1776 Will Play Broadway Shortly After Inauguration Day 2021
This is the second Broadway revival for the revolutionary American musical.
This week it was announced that director Diane Paulus is planning a revival of 1776, the 1969 musical about America's founding fathers at the Continental Congress. The production will debut at Cambridge's American Repertory Theater (where Paulus serves as artistic director) in the spring of 2020, before embarking on a series of engagements at theaters across the country. That includes a stop at LA's Center Theatre Group in July (roughly coinciding with the national conventions of America's two major political parties). All of this will culminate in a Broadway run with Roundabout Theatre Company in the spring of 2021, just as a new president takes office…or just as the current one settles in for four more years.
Foreign observers have often marveled at the extreme length of America's presidential campaign, an ever-augmenting series of town halls, debates, rallies, primaries, and caucuses that now begins roughly two years before Inauguration Day. The Paulus revival of 1776 seems ideally scheduled to take advantage of this, so that the words onstage will always echo something that is happening in the national news.
What does 1776 tell us about America in 2020 and 2021? How could Paulus approach the material in a way that will make it feel even more vital? And will theatergoers be eager to hear it, or will they be too sick of politics to care? I look at all of these questions in this Story of the Week.
What is 1776?
With a score by Sherman Edwards and a book by Peter Stone, 1776 tells the story of how the delegates of the 13 colonies to the Continental Congress became America's founding fathers by signing the Declaration of Independence. The lead-up to that revolutionary act wasn't the cool and ceremonious affair depicted in Robert Edge Pine's painting, but a contentious negotiation marked by personal animosity and painful compromise. While Yankee firebrand John Adams urges the Continental Congress to vote for independence, his fellow delegates tell him to take a seat. His shouting only seems to cause the Pennsylvania patrician John Dickinson to dig in his heels. South Carolina delegate and slaveholder Edward Rutledge wonders what a free nation will mean for his chattel. New York, as always, abstains from the fight "courteously."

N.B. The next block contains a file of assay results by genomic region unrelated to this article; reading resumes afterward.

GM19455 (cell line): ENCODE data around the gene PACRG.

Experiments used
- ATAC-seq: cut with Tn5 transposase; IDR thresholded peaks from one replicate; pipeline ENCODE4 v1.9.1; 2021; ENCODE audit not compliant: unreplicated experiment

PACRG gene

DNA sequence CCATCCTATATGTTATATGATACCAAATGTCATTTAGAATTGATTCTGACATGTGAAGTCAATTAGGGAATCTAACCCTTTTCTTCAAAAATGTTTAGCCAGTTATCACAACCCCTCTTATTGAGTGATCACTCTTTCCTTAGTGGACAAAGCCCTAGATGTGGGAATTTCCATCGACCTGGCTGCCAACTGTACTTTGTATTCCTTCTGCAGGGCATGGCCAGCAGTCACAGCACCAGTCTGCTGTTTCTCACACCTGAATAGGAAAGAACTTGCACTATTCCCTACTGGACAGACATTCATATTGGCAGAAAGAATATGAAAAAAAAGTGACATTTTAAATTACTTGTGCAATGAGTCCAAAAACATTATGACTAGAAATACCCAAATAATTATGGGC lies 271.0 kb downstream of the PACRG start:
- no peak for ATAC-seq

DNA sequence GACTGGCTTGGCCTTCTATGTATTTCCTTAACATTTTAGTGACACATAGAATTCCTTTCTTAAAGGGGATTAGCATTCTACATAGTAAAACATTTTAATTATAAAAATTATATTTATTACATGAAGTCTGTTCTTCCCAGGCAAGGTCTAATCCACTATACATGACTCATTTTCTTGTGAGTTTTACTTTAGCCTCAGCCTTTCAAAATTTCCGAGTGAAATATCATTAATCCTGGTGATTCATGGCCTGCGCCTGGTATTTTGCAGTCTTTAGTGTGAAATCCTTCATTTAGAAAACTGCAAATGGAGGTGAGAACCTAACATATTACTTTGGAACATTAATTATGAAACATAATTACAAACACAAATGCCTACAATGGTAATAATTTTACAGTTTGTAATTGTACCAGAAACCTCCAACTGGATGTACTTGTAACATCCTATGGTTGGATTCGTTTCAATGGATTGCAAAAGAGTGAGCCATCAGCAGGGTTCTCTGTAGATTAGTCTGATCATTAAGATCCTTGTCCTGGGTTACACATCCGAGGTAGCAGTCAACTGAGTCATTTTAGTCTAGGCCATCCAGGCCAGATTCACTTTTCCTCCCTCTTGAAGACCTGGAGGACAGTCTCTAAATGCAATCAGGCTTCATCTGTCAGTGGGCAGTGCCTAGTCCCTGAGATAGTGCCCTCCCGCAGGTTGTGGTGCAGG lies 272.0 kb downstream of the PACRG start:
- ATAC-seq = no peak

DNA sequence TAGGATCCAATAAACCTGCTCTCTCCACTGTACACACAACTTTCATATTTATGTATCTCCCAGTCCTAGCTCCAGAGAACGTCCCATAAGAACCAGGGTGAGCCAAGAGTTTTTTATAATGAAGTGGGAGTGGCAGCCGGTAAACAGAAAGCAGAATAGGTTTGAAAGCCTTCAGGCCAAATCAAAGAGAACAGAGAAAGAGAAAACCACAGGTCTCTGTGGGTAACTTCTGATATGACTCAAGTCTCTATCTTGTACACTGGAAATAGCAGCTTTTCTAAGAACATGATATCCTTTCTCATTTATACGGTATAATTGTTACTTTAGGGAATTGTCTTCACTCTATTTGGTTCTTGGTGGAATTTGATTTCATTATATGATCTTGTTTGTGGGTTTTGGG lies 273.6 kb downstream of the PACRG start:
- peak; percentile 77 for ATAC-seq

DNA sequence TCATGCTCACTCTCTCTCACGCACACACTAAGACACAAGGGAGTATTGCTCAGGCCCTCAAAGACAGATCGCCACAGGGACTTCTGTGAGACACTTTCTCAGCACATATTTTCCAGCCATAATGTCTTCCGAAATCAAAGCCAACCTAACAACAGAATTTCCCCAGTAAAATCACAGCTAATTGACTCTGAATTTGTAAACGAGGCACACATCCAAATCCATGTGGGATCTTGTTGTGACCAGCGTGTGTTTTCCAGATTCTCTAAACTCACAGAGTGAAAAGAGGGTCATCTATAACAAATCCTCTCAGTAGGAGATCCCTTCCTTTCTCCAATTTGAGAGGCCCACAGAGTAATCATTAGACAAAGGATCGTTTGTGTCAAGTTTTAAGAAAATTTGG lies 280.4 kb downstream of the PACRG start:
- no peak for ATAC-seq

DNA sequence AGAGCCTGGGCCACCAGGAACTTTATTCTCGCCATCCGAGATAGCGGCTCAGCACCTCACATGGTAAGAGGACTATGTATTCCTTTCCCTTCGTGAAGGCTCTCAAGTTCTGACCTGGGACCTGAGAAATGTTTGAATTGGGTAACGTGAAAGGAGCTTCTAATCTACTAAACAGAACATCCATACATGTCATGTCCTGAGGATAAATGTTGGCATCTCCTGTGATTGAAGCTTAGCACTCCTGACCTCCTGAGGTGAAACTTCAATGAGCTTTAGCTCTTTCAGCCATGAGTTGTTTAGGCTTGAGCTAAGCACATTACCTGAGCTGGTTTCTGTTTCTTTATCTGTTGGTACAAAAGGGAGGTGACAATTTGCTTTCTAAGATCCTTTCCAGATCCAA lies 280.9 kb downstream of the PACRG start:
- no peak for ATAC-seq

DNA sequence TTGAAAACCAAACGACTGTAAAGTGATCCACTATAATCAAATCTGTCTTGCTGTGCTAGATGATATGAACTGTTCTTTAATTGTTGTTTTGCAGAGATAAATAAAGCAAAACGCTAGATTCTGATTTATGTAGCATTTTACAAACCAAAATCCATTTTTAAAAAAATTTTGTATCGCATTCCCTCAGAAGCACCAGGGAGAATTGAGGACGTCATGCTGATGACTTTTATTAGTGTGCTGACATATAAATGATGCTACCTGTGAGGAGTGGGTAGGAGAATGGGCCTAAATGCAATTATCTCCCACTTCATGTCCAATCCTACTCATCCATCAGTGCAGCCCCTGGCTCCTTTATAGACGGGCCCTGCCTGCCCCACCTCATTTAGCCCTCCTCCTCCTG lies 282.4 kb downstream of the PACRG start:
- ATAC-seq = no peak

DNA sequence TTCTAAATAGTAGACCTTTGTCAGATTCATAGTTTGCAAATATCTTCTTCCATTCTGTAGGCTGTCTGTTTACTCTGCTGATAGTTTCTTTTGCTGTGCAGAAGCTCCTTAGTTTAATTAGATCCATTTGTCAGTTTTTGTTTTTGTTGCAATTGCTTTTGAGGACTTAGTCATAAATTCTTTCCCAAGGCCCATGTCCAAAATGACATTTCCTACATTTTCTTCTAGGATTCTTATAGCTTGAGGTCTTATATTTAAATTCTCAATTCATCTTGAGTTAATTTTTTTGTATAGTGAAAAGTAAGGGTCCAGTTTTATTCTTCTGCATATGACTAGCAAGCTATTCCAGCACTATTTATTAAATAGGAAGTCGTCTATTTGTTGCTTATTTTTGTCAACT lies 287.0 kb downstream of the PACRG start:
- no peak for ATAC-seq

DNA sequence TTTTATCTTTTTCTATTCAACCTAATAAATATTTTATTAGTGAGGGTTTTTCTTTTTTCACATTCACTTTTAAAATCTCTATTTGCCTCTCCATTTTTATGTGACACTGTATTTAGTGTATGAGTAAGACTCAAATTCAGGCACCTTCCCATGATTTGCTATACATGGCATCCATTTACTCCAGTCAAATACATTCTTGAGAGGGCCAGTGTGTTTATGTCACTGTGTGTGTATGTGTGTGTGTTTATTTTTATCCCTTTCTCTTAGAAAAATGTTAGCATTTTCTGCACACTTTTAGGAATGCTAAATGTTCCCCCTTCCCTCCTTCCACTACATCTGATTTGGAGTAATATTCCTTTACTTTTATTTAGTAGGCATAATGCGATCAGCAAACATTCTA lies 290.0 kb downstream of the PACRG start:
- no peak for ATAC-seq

Featuring one of the longest stretches in any book musical of uninterrupted speaking (30 minutes without a song), 1776 imagines what was debated in that sweaty room in Philadelphia. We hear echoes of contemporary political conflicts as these men — and they are all men — rhetorically duke it out.
How will Diane Paulus's production be different?
Both the original Broadway production (1969) and the last Broadway revival (1997) featured all-white casts in colonial garb, hewing closely to the popular image of how America's founding fathers would have looked. But in these days of sexy Oklahoma!, we know that there is more than one way to revive a great musical: Broadway audiences still fondly remember Paulus's 2013 revival of Pippin, which reimagined the Carolingian court as a family circus. This is sure to lead to speculation over how she will envision the Continental Congress.